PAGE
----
The function of the oils in the plant is uncertain; they may be merely excretory by-products (e.g., resins, oil of turpentine), or secretions for specific purposes, for example, to attract insects to the flowers : the high consumption of essential oil during the period of fecundation points to a possible nutritive value.
The animal secretions musk, ambergris, civet and castor, are considered in the separate articles under these headings and under PERFUMERY. The crude secretions are used in perfumery and no essential oils are separated. It is doubtful whether the odour of these bodies is due to volatile oils ; recently, however, certain characteristic aromatic ketones have been isolated.
The volatile oils are mostly insoluble in water, but freely soluble in alcohol, ether, fatty and mineral oils. As a rule they are not oleaginous to the touch and leave no per manent grease-spot. They are usually liquid at ordinary tem peratures; some, on standing, deposit solid matter (stearoptenes) which crystallise from the liquid remainder (elaeoptene), e.g., oil of camphor, rose oil. In specific gravity the ethereal oils range from o•85 to 1.142 ; they possess a high refractive power and the majority rotate the plane of polarised light.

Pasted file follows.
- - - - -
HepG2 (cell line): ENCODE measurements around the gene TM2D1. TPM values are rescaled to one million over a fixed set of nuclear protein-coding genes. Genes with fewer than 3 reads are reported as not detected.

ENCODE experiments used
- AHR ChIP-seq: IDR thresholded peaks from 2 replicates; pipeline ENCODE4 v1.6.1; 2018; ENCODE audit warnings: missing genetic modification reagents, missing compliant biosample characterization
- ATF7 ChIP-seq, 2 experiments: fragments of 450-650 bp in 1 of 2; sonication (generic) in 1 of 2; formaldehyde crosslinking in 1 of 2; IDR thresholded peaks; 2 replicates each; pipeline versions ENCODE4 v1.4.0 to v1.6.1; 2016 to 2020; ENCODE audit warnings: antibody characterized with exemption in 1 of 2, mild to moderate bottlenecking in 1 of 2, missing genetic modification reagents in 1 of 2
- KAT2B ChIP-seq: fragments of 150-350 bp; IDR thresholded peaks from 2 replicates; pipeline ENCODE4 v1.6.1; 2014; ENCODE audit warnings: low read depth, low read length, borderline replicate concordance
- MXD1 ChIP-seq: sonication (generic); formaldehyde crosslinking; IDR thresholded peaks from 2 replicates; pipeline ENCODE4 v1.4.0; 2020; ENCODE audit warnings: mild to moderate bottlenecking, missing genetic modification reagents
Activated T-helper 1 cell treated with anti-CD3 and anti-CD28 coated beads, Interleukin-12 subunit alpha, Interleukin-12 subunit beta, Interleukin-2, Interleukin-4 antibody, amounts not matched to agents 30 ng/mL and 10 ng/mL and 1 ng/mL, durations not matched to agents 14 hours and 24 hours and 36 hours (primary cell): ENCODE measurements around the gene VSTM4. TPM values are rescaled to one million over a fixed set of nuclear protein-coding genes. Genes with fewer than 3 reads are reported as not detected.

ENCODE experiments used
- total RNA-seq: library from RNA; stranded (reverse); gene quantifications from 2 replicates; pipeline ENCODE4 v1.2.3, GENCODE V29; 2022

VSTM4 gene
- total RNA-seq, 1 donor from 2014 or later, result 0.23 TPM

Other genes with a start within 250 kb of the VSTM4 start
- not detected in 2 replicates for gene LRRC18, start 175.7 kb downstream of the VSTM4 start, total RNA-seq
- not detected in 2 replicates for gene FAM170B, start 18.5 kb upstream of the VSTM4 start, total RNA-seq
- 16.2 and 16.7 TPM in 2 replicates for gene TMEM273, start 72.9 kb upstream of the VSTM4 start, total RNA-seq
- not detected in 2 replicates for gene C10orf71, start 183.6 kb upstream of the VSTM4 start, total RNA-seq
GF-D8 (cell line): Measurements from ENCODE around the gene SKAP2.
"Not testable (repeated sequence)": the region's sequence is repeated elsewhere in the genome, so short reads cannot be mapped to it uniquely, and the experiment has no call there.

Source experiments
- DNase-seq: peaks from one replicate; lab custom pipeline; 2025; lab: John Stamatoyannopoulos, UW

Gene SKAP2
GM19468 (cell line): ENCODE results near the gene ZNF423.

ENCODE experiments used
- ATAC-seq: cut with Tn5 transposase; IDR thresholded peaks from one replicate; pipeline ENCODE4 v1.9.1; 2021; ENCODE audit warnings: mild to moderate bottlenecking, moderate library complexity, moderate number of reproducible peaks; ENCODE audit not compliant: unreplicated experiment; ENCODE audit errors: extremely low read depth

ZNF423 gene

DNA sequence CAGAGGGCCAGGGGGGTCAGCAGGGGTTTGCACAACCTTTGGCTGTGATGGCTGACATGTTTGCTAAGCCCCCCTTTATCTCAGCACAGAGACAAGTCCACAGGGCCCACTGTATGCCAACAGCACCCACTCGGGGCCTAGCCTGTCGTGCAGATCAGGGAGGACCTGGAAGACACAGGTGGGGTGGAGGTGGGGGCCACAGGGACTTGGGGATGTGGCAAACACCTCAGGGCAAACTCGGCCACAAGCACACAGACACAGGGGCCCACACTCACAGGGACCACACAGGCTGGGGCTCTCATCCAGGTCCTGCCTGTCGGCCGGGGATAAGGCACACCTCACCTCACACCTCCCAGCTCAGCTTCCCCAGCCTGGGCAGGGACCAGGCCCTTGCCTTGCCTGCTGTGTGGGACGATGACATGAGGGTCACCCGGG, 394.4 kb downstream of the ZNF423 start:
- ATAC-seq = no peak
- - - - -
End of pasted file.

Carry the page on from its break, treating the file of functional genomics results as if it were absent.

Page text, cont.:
The natural volatile oils consist usually of mixtures of several chemical individuals; the properties of the various components are in accordance with their chemical constitution, which de termines the means to be employed for their identification and estimation.
The present state of our knowledge does not permit of strict correlation of odour and chemical constitution. The hydrocarbons have, on the whole, no pronounced odour; scent appears with the introduction of oxygen, nitrogen or sulphur in certain groups such as hydroxyl (OH), aldehyde (—CHO), nitrile (—CN), isothio cyanate (—SCN), etc., to the molecule, but particular groupings cannot be associated with particular types of odour. Different groups may have practically equal effects, for instance, benzalde hyde
have almost identical odours. In the case of the synthetic musks, symmetrical arrange ment in the benzene nucleus of the three nitro- (or substituted nitro- groups) seems to be essential to the production of odour.